The common presentation of breast TB is a lump in the breast with or without ulceration associated with the sinus. Other presentations are diffuse nodularity and multiple sinuses. Multiple lumps are less common. Pain in the lump is present more frequently in breast TB cases than in breast carcinomas. The involvement of the nipple and the areola is rare in TB. Fixation of the skin, which resembles a neoplastic lesion, may also be present. Associated axillary lymphadenopathy is found in some patients [1,3,11]. Both breasts can be affected equally but bilateral involvement is very uncommon. Although the upper outer quadrant seems to be the most frequently involved site due to its proximity to the axillary nodes, any area of the breast can be affected .
Tuberculosis of the breast is mainly classified according to its primary and secondary forms. Cases that are of a primary form are quite rare. In its primary form, the only location of the disease is the breast. Infection spreads through a hematogenous or direct extension. Direct extension occurs when the infected material makes contact with the irritated skin or the breast ducts during lactation.
The secondary form of the disease occurs more frequently. When this happens, the patient usually has a prior history of TB. The main routes of spread are hematogenous, retrograde spread from the paratracheal, internal mammary or axillary group lymph nodes, or via a direct extension from the lung, pleural, mediastinum, costa, sternum and articular lesions [9,11,12]. In pregnant and lactating women, the breast is vascular with dilated ducts and is predisposed to trauma, thus making it more susceptible to TB infection . Our patient's breast TB was presumed to be of a secondary form due to the presence of axillary lymph nodes.
Radiological imaging modalities like mammography and ultrasonography are unreliable in distinguishing breast TB from breast carcinoma. Similarly, computed tomography (CT) scan and MRI do not give a conclusive diagnosis without histopathological confirmation. CT scan is useful in differentiating between the primary and secondary forms. It is also helpful in evaluating the relationship between deeply located lesions with the chest wall and pleura and in detecting parenchymal lesions of the lung. As such it provides valuable guides to surgery and in defining the extent of the disease, including the involvement of the chest wall [11,12].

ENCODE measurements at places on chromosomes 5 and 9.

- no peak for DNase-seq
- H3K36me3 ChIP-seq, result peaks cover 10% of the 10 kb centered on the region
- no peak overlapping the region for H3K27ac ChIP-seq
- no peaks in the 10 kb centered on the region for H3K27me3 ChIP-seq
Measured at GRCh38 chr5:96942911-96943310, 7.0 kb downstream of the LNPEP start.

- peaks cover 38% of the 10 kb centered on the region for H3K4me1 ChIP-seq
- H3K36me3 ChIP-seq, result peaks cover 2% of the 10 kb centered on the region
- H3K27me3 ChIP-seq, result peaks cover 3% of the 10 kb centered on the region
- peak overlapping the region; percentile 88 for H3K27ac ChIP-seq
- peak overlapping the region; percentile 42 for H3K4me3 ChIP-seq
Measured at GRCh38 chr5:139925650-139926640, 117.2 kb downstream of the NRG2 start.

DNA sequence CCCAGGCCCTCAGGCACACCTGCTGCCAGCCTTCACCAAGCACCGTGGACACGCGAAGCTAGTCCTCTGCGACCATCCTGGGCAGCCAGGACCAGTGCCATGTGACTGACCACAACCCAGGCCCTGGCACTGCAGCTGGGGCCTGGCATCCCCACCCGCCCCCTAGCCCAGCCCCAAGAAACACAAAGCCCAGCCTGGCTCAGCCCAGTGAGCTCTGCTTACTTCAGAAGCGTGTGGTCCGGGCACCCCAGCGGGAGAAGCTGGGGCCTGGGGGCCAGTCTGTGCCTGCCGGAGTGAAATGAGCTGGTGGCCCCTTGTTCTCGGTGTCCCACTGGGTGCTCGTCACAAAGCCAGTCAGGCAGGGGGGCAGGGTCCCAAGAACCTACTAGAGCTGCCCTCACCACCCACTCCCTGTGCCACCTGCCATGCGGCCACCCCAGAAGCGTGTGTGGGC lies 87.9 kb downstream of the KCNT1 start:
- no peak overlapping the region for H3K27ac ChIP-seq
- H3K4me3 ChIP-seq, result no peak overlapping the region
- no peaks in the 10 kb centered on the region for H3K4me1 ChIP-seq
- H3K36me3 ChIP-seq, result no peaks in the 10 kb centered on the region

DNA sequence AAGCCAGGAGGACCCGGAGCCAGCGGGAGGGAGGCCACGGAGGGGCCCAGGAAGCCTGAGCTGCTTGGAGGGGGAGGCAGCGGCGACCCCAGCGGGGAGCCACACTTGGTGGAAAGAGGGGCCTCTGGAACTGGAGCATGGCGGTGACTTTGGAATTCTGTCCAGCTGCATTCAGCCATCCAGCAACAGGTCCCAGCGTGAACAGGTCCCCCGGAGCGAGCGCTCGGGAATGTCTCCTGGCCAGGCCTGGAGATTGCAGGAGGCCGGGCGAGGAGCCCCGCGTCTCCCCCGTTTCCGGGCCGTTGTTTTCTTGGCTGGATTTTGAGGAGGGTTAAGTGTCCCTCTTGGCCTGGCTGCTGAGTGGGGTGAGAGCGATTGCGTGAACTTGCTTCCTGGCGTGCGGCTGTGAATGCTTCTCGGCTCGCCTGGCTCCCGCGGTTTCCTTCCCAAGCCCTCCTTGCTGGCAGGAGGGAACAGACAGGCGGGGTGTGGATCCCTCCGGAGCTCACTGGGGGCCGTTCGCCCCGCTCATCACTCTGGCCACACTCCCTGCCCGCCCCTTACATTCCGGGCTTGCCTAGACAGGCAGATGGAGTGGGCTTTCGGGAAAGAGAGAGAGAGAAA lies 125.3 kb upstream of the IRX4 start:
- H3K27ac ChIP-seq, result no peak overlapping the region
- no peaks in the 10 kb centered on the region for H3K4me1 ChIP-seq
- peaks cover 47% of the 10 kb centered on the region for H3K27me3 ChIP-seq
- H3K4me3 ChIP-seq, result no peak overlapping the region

A correct diagnosis is confirmed by a combination of clinical suspicion and FNAC findings. Any form of breast TB may present with features of malignancy [6,11]. An accurate diagnosis is traditionally performed by demonstrating a classical caseation, AFB within such a lesion, and/or by demonstrating epitheloid granulomas, Langhans giant cells and lymphocyte aggregates. Although diagnosis is mainly based on the identification of tubercle bacilli, it has been recognized that an AFB-positive smear is not always sufficient evidence for a definitive diagnosis of M. tuberculosis. Differentiation of M. tuberculosis from other Mycobacterium species represents an important clinical evaluation . Cultures and AFB staining are negative in most cases [3,4]. Failure to demonstrate necrosis on FNAC does not exclude TB because of the small quantity of the sample examined . Open biopsy is still the most reliable test . PCRs are highly sensitive especially in culture-negative specimens from paucibacillary forms of the disease and are necessary to distinguish it from other forms of granulomatous mastitis [3,4]. In our patient, PCR test of her left breast tissue showed the presence of M. tuberculosis complex DNA.